The weather charts predicted 20 to 25kts winds and 10 to 15 foot seas for the next couple days. These are by no means life threatening conditions but it does require some extra precautions and heightened awareness. As I mentioned above, the wind and seas were headed in our direction, West. If we were headed the other direction, against the wind and seas, we would not have gone. Smashing into the wind and seas puts too much stress on the boat (and crew). We hoisted the anchor at 9:30am from the Lemon Cays in the San Blas Islands with a goal of sailing about 40 miles to a protected bay behind an island named Isla Linton on the Panamanian Coast. We put a reef in the main and rolled out 2/3 of the jib. Zen took off like a rocket and we quickly figured out that this was going to be an exciting ride. The wind was strong from the start. We do not know the exact wind speed because our wind speed indicator died about a month ago in Cartagena, but I estimate that we had about 20 kts true wind with gusts to 25 or 30. As we came out from behind the reef the seas started to grow. The wind was behind at an apparent angle of about 130 degrees and the seas, at least 10 to 15 footers, were racing up from behind, lifting the sterns and rolling underneath us. As the waves approached, Zen's sterns would fall into the trough of the waves. When this happened all you could see when you looked over the stern was a big wall of water racing toward the boat. For those non sailors reading this blog, imagine driving down the highway and looking into your rear view mirror to see the grill of a Mack truck racing up behind you. This is what the waves look like as they approached. Too bad we could not change lanes to get out of their way . As the wave rolled under the boat the bows would rise up so all you could see was the sky above us. When the wind and seas matched up correctly, every fifth or sixth wave, Zen would climb on top of the wave and surf for 10 to 20 seconds before the wave rolled out in front of us. Our constant speed was about 9kts. When we surfed the speed jumped to 15kts or more. Can you say "yipeeee"?? This was one wild ride. Before we left I had calculated that we would make the 40 mile trip in about 5 hours. That's an avg speed of about 8kts which is pretty fast for a boat our size. We arrived in Linton at 1:30, 4 hours after we left at an avg speed of 10kts. NICE! Linton was very protected and we had a nice meal and good night sleep.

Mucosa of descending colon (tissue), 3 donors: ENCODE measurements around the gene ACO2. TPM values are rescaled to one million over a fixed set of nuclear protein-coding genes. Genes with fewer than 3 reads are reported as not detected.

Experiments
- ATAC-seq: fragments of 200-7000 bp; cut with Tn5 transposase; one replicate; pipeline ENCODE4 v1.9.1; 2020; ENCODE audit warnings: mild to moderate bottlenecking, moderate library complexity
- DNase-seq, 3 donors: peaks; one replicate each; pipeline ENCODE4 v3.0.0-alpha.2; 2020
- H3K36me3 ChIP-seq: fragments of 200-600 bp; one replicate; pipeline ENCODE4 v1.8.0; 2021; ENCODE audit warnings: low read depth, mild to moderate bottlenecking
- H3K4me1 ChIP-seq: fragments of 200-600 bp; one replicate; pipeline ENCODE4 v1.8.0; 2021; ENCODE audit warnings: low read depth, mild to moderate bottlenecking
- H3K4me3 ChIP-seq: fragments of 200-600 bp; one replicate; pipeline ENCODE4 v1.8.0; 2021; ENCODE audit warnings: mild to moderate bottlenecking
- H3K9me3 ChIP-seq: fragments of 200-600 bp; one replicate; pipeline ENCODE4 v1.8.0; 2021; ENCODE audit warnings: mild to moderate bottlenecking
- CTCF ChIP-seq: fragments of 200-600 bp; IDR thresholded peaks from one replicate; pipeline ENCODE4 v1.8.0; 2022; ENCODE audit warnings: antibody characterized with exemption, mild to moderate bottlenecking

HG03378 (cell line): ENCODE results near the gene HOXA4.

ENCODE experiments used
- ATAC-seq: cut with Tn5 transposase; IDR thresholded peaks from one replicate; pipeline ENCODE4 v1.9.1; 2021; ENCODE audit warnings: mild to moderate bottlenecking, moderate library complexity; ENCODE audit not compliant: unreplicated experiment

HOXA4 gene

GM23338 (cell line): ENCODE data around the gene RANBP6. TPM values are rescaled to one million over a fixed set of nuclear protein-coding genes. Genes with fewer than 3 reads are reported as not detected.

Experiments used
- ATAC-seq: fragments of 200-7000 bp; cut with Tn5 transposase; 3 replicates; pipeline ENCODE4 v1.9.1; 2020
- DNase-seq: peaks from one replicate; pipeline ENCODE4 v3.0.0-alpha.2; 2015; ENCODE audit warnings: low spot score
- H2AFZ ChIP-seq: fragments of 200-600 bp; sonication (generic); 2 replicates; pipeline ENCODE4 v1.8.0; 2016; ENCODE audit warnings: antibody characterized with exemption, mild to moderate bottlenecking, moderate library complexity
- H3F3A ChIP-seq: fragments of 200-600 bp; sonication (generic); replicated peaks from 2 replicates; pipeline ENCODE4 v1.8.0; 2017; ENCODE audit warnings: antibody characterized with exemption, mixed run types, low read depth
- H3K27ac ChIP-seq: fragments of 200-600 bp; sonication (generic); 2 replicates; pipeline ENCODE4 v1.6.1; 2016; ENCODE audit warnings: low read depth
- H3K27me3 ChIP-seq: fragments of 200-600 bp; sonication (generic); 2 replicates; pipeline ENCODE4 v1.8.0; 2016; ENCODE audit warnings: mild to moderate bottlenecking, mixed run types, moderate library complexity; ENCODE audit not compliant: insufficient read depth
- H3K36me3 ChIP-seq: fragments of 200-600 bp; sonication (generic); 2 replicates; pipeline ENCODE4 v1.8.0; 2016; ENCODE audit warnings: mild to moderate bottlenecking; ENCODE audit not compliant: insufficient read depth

The next day offered the same conditions but we only had to sail about 25 miles to the breakwater to the entrance of the Panama Canal Zone. We had become accustomed to the weather conditions so today we had a new challenge, staying out of the path of all the enormous ships waiting to go through the Canal. As soon as we came around the protection of Isla Linton we met our first big ship. He was about 10 miles behind us on the same course toward the Canal. Just like the day before, we were going about 10kts wildly surfing down the waves. He was going about 13kts so we had to get out of his way. Remember that Mack truck I mentioned before? Unlike the waves, this time we could "change lanes" to get out of the way. We repeated this move several times before we reached the Canal. We have never seen so many ships in one place. Add in the weather conditions and it was impressive, exciting and unnerving all at the same time. The Canal Zone is protected by an enormous rock breakwater with two openings for the passing of ships (and little boats like Zen). I originally planned to pass through the smaller, auxiliary entrance in an effort to avoid the traffic in the main entrance. Additionally we thought it would be safer to drop the main sail in the protected water behind the breakwater...we also thought it would be cool to sail, not motor, through the opening. As we approached, still surfing down huge waves at 15 kts or so, we lined up the entrance and were excited to see the calm water on the other side of the breakwater. Everything was going well until we spotted a 700 foot ship coming out through the opening we were about to go in. Uh oh, now what. We have software aboard Zen that allows us to track the location, course and speed of nearby ships. Usually we have one or two ships to track. At the Canal Zone the computer screen looked like one of Coles PSP games with bogeys approaching from all directions. The ship coming out through the Auxiliary entrance had made a last minute turn into the channel and took me by surprise. We had about two miles to make a decision, turn around and get out of his way or change course for the main entrance and try that approach. I study all the dots on the screen and decided the main entrance was the best move. We were going so darn fast that we could slip through before the next monster ship was making their approach. The video above was taken about 10 minutes later as we passed through the entrance. You will all get a kick out of the little joke that Monique played on me. My heart skipped a few beats as you will see on the video. In any case, we cleared the entrance, dropped the sails in the calm waters and made our way into the Marina. The entrance to Marina was pretty straight forward except for the fact that they tried to put us in a 24 foot slip when Zen has a beam of 26 feet...nice to know this before you have a 20 kt breeze pushing you into the tiny little canal. Fortunately Zen has two engines and we were able to spin around in the tight channel and head back out without crashing into the other boats. As you may imagine, we slept pretty well that night.